Roger Goodell on Ray Rice punishment: ‘I didn’t get it right’

Ray Rice apologyThe NFL and commissioner Roger Goodell have faced an enormous amount of backlash since the decision to punish Ray Rice with only a two-game suspension after he assaulted his now-wife Janay Palmer. On Thursday, Goodell sent a letter to all 32 NFL teams outlining a new policy that will help to avoid a similar situation in the future.

“Effective immediately, violations of the Personal Conduct Policy regarding assault, battery, domestic violence or sexual assault that involve physical force will be subject to a suspension without pay of six games for a first offense, with consideration given to mitigating factors, as well as a longer suspension when circumstances warrant,” the letter read. “Among the circumstances that would merit a more severe penalty would be a prior incident before joining the NFL, or violence involving a weapon, choking, repeated striking, or when the act is committed against a pregnant woman or in the presence of a child.

“A second offense will result in banishment from the NFL; while an individual may petition for reinstatement after one year, there will be no presumption or assurance that the petition will be granted. These disciplinary standards will apply to all NFL personnel.”

[Previously: Maine governor blasts Roger Goodell's punishment of Ray Rice]

To his credit, Goodell directly addressed the Rice situation and admitted he made a mistake in only handing down a two-game suspension.

“My disciplinary decision led the public to question our sincerity, our commitment, and whether we understood the toll that domestic violence inflicts on so many families. I take responsibility both for the decision and for ensuring that our actions in the future properly reflect our values. I didn’t get it right. Simply put, we have to do better. And we will.”

Rice and the Ravens are fortunate the NFL didn’t smarten up sooner.

Nick Sundberg defends Brandon Meriweather at the expense of Ray Rice

Brandon-Meriweather-RedskinsWashington Redskins safety Brandon Meriweather has been suspended for the first two games of the regular season for an illegal hit on Torrey Smith. Meriweather is a known head-hunter, and the league noted that the hit on Smith was his “sixth violation of unnecessary roughness rules relating to his hits to defenseless players and impermissible use of the helmet.”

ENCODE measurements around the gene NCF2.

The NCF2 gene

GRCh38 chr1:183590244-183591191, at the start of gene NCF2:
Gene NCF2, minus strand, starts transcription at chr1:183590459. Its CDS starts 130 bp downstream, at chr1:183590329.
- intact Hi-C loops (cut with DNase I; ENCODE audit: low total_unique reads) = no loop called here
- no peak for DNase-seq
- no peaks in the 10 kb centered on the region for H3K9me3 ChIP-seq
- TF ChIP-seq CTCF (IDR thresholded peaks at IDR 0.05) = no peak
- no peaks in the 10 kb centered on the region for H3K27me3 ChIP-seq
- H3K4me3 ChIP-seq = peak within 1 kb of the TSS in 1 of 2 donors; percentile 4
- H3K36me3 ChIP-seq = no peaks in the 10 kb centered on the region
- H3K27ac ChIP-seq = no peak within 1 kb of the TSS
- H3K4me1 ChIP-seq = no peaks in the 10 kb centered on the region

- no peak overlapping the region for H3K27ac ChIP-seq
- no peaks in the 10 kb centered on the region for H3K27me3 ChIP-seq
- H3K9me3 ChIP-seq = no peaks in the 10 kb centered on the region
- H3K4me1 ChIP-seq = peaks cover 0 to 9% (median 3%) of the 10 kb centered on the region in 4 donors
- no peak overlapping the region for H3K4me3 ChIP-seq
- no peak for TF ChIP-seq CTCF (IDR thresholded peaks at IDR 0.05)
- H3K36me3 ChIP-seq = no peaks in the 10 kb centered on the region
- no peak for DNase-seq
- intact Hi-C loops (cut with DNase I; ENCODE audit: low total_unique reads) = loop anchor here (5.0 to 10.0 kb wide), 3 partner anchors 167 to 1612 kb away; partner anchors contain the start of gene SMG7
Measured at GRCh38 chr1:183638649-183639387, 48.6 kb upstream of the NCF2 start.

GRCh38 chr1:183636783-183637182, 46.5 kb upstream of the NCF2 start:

Despite the fact that Meriweather has been a dangerous player throughout his career, several of his teammates came to his defense after the punishment was handed down. Redskins long snapper Nick Sundberg wondered how Meriweather’s suspension is the same length as Ray Rice’s.

Washington cornerback DeAngelo Hall said that Smith ducked rather than Meriweather aiming high and urged his teammate to keeping playing the way he has been.

“Keep hitting,” Hall said Monday. “I’ll pay the fine.”

[Related: Martellus Bennett wants to punch 'scumbag' Brandon Meriweather]

Meriweather, who knocked Eddie Lacy out with a vicious helmet-to-helmet hit last season, has always been a dirty player. The hit on Smith was borderline, but he no longer gets the benefit of the doubt.

As for the Rice comments, the league is going to hear that a lot. The NFL has been heavily criticized for only giving Rice a two-game ban after he was seen dragging his wife out of an elevator, which is why the league is considering harsher punishment for future offenders.

GIF via @cjzero

NFL considering harsher penalties for domestic violence

Roger Goodell

The NFL has been roundly criticized for letting Ray Rice off with just a 2-game suspension despite the domestic violence he allegedly committed against his wife, and they appear to be ready to respond.

The Washington Post’s Mark Maske says the league is considering harsher penalties for those who have committed domestic violence. The penalty would be a 4-6 game suspension for a first-time offender and possibly a one-year ban for a second offense.

These are penalties that are currently being considered and have not been put into effect. The NFLPA has not been included in these discussions yet, Maske reports.

Though Rice pleaded not guilty to the alleged domestic violence, video showing him dragging his unconscious fiancee out of an elevator in Atlantic City sparked public outrage. Even if we don’t have the complete picture of what happened between Rice and his wife, the appearance was that the NFL did not take domestic violence as serious as it should. When guys are being suspended four games for taking Molly while on vacation, domestic violence suspensions should not be for half the amount of games.

Ravens brag about Ray Rice getting standing ovation


Ray Rice was given a hero’s welcome in his return to the Baltimore Ravens on Monday night. Rice, who has been busy in court and disciplinary hearings this offseason after a domestic assault incident involving his wife Janay Palmer, got a standing ovation from Ravens fans as he took the field at an open training camp practice. We know this because the Ravens proudly pointed it out.